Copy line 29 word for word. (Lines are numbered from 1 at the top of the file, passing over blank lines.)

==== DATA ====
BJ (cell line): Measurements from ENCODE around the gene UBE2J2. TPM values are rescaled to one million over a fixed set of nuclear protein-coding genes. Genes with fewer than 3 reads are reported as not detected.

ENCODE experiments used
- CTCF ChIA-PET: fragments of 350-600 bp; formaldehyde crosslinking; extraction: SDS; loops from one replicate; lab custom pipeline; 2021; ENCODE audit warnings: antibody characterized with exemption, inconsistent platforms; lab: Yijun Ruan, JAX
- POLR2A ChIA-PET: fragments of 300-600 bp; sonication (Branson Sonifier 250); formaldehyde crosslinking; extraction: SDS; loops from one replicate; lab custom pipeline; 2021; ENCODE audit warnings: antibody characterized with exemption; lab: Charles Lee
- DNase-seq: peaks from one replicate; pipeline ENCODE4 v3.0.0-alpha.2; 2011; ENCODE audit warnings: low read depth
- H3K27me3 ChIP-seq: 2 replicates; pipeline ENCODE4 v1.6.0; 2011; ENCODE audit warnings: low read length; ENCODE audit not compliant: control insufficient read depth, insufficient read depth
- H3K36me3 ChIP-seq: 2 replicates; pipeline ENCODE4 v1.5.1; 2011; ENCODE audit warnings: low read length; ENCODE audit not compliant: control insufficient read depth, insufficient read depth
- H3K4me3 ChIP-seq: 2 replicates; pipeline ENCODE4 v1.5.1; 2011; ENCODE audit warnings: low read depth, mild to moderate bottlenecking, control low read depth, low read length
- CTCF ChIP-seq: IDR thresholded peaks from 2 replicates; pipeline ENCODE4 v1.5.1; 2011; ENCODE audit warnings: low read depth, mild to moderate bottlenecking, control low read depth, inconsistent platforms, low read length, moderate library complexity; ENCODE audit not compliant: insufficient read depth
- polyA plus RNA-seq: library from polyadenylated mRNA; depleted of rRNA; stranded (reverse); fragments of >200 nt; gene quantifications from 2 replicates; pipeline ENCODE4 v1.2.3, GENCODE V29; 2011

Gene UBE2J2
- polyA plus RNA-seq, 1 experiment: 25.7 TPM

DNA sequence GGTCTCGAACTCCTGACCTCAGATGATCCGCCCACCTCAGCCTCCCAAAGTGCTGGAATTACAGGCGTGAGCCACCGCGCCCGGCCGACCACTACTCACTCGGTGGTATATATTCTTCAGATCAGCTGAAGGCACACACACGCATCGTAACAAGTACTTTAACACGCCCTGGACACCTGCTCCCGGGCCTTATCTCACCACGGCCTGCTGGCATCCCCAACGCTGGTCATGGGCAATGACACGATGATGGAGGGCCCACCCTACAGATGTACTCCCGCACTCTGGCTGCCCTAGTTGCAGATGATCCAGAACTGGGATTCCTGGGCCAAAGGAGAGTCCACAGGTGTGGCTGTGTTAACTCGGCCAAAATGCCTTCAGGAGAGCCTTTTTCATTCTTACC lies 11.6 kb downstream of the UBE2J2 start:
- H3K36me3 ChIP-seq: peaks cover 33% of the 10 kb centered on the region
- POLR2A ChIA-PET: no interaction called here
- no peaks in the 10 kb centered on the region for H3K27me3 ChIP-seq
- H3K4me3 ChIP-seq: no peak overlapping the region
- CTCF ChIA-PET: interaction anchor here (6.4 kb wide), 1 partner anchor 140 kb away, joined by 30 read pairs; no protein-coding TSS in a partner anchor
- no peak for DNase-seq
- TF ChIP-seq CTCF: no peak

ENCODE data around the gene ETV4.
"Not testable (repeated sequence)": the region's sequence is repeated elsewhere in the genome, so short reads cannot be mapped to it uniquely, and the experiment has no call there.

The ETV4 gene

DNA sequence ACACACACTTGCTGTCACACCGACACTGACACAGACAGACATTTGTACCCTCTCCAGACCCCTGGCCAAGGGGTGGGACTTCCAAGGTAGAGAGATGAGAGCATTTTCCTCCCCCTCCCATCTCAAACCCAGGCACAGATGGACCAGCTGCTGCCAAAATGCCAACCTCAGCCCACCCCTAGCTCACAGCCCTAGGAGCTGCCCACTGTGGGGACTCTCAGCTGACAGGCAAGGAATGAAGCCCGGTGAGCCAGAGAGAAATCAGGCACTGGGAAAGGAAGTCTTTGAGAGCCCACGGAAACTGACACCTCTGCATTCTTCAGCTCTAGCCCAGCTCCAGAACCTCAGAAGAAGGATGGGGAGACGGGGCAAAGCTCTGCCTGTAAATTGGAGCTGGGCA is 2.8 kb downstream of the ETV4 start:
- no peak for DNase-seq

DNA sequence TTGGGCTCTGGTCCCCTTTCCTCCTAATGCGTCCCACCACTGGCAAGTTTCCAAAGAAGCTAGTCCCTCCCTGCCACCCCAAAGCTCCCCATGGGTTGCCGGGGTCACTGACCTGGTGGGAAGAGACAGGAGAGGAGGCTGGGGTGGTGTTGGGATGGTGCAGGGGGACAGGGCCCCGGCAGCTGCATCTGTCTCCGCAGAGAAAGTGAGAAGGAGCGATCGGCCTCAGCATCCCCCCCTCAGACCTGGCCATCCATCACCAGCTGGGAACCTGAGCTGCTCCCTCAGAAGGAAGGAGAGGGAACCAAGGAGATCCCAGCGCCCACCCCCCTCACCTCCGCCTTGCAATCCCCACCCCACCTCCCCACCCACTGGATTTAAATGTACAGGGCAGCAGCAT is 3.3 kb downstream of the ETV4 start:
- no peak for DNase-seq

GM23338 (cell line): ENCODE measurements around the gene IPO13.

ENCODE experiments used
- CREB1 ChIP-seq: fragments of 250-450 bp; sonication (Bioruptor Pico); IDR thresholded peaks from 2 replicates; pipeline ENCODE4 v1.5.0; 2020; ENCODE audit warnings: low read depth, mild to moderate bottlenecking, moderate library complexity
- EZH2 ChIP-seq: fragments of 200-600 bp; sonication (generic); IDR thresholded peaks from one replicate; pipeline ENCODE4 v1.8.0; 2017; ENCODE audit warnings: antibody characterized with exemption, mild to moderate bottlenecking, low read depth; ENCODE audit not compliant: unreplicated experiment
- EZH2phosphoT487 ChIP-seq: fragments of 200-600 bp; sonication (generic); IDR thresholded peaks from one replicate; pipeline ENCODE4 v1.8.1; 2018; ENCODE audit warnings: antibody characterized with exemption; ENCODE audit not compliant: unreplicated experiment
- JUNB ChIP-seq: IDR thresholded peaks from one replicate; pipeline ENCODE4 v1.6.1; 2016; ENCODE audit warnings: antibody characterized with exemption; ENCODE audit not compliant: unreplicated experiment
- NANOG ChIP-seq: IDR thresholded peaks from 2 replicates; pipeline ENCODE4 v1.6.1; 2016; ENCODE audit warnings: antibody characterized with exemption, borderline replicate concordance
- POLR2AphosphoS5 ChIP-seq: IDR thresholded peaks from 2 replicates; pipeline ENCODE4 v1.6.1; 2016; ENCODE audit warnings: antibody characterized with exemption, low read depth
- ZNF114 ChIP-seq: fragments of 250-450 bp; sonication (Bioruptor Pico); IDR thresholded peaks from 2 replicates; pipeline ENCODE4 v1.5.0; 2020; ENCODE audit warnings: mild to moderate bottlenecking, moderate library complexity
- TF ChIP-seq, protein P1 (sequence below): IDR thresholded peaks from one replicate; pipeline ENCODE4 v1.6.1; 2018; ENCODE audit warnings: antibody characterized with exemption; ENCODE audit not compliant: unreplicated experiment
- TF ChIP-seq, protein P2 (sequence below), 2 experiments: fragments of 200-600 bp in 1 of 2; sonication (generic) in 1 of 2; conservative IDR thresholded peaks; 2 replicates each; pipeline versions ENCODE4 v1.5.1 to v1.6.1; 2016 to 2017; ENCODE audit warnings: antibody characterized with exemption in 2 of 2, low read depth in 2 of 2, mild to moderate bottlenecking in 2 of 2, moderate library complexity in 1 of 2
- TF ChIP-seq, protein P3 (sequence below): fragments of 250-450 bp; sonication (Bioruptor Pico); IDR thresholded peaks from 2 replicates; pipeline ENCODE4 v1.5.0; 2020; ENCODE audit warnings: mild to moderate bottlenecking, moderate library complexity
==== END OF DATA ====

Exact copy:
ENCODE experiments used